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Jan 9, 2008 03:58 PM

Gourmet vs. Gourmand

It seems that some people use the word interchangeably on here.

I always though that a gourmet was a person who appreciated fine food and a gourmand was a glutton. When I googled for the definition, the preferred def of gourmand was a lover of fine food.

Is the glutton component of gourmand "old school"?


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  1. >>>I always though that a gourmet was a person who appreciated fine food and a gourmand was a glutton. <<<

    That was always my understanding as well, but I have recently heard the two words used exchangeably. According to my dictionary, a "gourmet" is a connoisseur of fine food and drink, i.e. an epicure, while a "gourmand" is a person who delights in eating well and heartily; so, obviously, the words are related, but the second has the nuance of eating "heartily" as well as enjoying fine food.

    The etymology of the words clears things up a bit. "Gourmand" is from the Middle English word "gourmaunt,' which meant glutton, and "gourmaunt" itself was derived from the Old French word "gourmand/gourmant." That word came from the Old French gromet/gourmet, which was a wine merchant's servant.

    1. In the words of the late Justin Wilson, in his "Gourmet & Gourmand Cookbook": "A gourmet is a person what likes fine food. A gourmand isn't nothin' but a P-I-G hog. Me, I'm both."

      1. I think a gourmet actively cooks or prepares the good stuff. A gourmond just enjoys the good stuff. Never associated either with gluttony.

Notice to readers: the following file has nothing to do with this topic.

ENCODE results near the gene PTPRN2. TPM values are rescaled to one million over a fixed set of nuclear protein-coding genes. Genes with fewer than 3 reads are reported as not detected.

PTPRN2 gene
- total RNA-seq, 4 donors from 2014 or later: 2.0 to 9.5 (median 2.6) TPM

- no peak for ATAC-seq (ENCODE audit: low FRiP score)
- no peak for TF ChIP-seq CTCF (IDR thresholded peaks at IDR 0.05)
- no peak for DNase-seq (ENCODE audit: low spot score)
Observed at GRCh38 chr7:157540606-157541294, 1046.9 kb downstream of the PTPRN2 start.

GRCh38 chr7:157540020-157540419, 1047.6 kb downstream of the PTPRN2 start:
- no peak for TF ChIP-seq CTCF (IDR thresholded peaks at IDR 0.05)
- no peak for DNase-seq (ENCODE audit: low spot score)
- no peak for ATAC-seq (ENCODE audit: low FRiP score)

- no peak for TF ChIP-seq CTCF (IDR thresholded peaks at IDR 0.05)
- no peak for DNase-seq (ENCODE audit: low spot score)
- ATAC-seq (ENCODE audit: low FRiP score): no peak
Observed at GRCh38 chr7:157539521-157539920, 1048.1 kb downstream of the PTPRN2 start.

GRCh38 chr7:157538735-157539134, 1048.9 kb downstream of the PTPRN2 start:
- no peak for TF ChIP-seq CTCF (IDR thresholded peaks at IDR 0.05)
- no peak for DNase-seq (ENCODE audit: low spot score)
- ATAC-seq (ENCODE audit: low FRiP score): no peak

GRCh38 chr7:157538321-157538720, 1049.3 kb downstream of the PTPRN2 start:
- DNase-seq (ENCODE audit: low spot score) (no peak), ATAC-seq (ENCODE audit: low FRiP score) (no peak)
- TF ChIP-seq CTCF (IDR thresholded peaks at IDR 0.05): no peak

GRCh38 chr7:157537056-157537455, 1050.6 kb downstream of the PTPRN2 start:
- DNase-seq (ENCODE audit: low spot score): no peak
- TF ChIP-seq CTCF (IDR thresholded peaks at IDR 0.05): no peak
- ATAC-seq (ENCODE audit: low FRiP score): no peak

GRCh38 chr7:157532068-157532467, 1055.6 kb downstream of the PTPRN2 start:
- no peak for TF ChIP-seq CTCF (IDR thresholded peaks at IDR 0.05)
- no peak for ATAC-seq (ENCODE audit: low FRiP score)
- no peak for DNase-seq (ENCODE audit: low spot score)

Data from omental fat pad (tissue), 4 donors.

1. I've noticed the misuse of gourmand here and elsewhere in the food world. At least I was convinced based on a couple years of high school French that it was wrong to use them interchangeably.

          Then I confirmed it.

          I was in Europe at a wedding about a year and a half ago and asked the question of some fellow wedding guests, a couple from Lyon, and they confirmed to me that, at least in French, gourmet is a lover of fine food and gourmand is a lover of lots of food.

          1. A gourmand is considered a glutton, yes.

            French culinary proponents are advocating that the French Catholic Church update the infamous "Seven Deadly Sins" list to refer to "gloutonnerie" rather than "gourmandise".

            My Blog:

            1 Reply
            1. re: sirregular

              IIRC, this was determined to be a mistranslation. Could be wrong, but that's what I recall reading when the issue has come up before.

              Usage-wise, the definition of gourmand (a noun, a person)
              is someone who enjoys gourmet (an adjective) food. This has been my understanding for many years reading food writing and food history. Though there was some connotation I learned of several years ago of gourmand being someone who consumed food in excess, that was certainly, in my history of reading about food, a secondary definition and not the main one.